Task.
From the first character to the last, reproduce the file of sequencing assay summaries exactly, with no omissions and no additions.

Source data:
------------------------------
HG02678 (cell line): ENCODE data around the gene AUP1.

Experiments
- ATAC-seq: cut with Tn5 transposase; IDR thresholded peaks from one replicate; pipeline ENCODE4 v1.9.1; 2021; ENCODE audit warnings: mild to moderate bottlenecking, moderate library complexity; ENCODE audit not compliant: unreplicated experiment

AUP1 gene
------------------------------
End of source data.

HG02678 (cell line): ENCODE data around the gene AUP1.

Experiments
- ATAC-seq: cut with Tn5 transposase; IDR thresholded peaks from one replicate; pipeline ENCODE4 v1.9.1; 2021; ENCODE audit warnings: mild to moderate bottlenecking, moderate library complexity; ENCODE audit not compliant: unreplicated experiment

AUP1 gene